Network Working Group                                       Tom                                        T. Pusateri
Internet-Draft                                          Juniper Networks
Expires: August 21, 2005                                   February 2005 September 6, 2006                                 March 5, 2006

      PIM Sparse-Mode IETF Proposed Standard Requirements Analysis
			draft-ietf-pim-proposed-req-01.txt
                     draft-ietf-pim-proposed-req-02

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1.  Introduction
   http://www.ietf.org/shadow.html.

   This analysis Internet-Draft will expire on September 6, 2006.

Copyright Notice

   Copyright (C) The Internet Society (2006).

Abstract

   This document provides supporting documentation to advance the
   Protocol Independent Multicast (PIM) Sparse-Mode routing protocol
   from the IETF Experimental status to Proposed Standard. PIM Sparse-
   Mode was first published as RFC 2117 in 1997 and then again as RFC
   2362 in 1998. The protocol was classified as Experimental in both of
   these documents.

Requirements Language

   The PIM Sparse-Mode protocol specification was then
   rewritten in whole key words "MUST", "MUST NOT", "REQUIRED", "SHALL", "SHALL NOT",
   "SHOULD", "SHOULD NOT", "RECOMMENDED", "MAY", and "OPTIONAL" in order to more fully specify the protocol.  It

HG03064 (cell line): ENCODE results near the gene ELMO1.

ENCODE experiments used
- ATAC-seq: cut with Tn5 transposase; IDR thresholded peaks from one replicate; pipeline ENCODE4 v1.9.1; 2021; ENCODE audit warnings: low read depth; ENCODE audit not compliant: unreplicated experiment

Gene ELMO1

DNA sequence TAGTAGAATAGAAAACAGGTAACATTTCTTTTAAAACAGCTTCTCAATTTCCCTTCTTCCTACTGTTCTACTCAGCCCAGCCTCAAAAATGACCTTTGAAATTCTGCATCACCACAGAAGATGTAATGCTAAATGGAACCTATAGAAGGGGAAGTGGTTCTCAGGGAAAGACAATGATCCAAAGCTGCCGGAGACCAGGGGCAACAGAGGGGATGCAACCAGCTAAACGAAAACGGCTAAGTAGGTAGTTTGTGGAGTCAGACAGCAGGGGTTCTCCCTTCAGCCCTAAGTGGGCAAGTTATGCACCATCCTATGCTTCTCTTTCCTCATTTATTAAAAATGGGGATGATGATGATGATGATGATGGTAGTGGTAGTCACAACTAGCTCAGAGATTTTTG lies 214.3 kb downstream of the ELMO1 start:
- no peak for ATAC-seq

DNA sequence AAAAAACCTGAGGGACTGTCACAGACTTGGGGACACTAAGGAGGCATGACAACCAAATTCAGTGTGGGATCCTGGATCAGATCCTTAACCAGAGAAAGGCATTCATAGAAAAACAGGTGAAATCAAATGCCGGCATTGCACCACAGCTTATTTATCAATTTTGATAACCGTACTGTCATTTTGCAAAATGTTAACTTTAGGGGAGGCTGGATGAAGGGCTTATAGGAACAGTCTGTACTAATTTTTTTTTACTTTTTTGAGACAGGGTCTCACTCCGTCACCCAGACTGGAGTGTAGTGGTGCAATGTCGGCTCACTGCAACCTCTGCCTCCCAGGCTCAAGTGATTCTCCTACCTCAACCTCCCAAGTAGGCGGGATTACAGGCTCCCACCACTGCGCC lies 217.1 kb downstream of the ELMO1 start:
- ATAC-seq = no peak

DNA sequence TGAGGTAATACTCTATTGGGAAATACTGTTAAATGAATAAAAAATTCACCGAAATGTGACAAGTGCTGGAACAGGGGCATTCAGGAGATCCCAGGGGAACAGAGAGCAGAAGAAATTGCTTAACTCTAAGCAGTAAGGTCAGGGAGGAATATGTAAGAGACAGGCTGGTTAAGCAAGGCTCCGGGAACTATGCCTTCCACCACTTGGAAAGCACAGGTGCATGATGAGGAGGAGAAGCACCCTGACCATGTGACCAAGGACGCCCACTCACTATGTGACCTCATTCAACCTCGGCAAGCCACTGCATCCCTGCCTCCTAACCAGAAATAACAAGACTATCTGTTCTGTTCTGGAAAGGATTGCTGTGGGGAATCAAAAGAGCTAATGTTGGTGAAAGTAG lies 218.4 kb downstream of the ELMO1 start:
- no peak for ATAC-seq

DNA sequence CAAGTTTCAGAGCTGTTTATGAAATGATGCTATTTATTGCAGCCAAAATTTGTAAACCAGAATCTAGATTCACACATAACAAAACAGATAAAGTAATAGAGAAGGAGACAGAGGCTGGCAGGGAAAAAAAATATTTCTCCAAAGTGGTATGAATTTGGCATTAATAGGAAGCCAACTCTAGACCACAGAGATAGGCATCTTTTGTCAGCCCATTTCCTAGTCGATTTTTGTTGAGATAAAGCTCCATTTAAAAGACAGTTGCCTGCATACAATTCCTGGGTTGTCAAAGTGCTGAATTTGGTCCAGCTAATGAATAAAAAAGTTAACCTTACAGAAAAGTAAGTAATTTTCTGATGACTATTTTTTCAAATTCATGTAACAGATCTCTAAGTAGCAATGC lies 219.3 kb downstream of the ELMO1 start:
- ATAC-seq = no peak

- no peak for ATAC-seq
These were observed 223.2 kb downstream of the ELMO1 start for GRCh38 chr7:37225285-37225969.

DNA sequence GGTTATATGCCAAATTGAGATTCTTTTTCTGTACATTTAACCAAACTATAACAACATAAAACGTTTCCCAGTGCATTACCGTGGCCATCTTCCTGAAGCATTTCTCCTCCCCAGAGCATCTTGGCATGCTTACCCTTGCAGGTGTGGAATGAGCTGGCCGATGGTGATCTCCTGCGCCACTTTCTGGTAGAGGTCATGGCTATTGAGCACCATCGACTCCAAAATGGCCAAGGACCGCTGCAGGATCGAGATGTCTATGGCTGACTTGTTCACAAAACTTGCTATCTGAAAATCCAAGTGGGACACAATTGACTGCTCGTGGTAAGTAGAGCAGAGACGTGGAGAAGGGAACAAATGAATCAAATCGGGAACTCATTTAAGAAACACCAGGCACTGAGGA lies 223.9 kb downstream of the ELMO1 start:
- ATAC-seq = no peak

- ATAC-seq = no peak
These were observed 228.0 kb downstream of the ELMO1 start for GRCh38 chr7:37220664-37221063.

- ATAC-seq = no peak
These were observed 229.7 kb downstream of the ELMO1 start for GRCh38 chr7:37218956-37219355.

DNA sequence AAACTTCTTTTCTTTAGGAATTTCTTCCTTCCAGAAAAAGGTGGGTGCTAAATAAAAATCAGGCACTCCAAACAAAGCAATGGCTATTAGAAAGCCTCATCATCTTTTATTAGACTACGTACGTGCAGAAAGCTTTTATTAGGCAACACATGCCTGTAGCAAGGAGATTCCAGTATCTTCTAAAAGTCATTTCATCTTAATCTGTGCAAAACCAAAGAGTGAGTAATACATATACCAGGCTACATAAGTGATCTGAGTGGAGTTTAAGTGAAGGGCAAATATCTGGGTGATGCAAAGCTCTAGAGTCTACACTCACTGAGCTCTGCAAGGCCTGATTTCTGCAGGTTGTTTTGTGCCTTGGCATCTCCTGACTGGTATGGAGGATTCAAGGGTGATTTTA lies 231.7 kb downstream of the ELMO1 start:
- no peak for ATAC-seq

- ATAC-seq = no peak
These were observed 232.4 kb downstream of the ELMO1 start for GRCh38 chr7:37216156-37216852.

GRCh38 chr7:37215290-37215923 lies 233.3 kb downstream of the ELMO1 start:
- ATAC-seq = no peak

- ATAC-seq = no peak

is this new specification that is
   document are to be advanced to Proposed
   Standard.

2. interpreted as described in RFC 1264 Requirements

   Section 4.0 2119 [RFC2119].

Table of Contents

   1.  Introduction . . . . . . . . . . . . . . . . . . . . . . . . .  3
   2.  RFC 1264 [ROUTESTD] describes the requirements for
   routing protocols to advance to Proposed Standard. Each requirement
   is listed below along with an explanation of how the requirement has
   been satisfied.

2.1. Requirements  . . . . . . . . . . . . . . . . . . . .  3
     2.1   Documents specifying the Protocol and its Usage

   The authors of the new PIM Sparse-Mode specification have taken
   considerable care to fully specify the protocol operation. It removes
   all known ambiguities and tries to normalize corner cases that
   existed in the previous specification. It has been used to provide
   several interoperable implementations by developers that were not
   authors of the specification.  These implementations will be
   described below.

2.2.  Management Information Base

   A  . . . . .  3
     2.2   Management Information Base for PIM is currently specified in RFC
   2934 [PIMMIB].  This MIB has many implementations and has been used
   by network management applications for several years. Updates to this
   MIB to support IPv6 and other improvements based on operation
   experience are in progress in the PIM Working Group of the IETF.

2.3.  . . . . . . . . . . . . . . .  3
     2.3   Explicit Security Architecture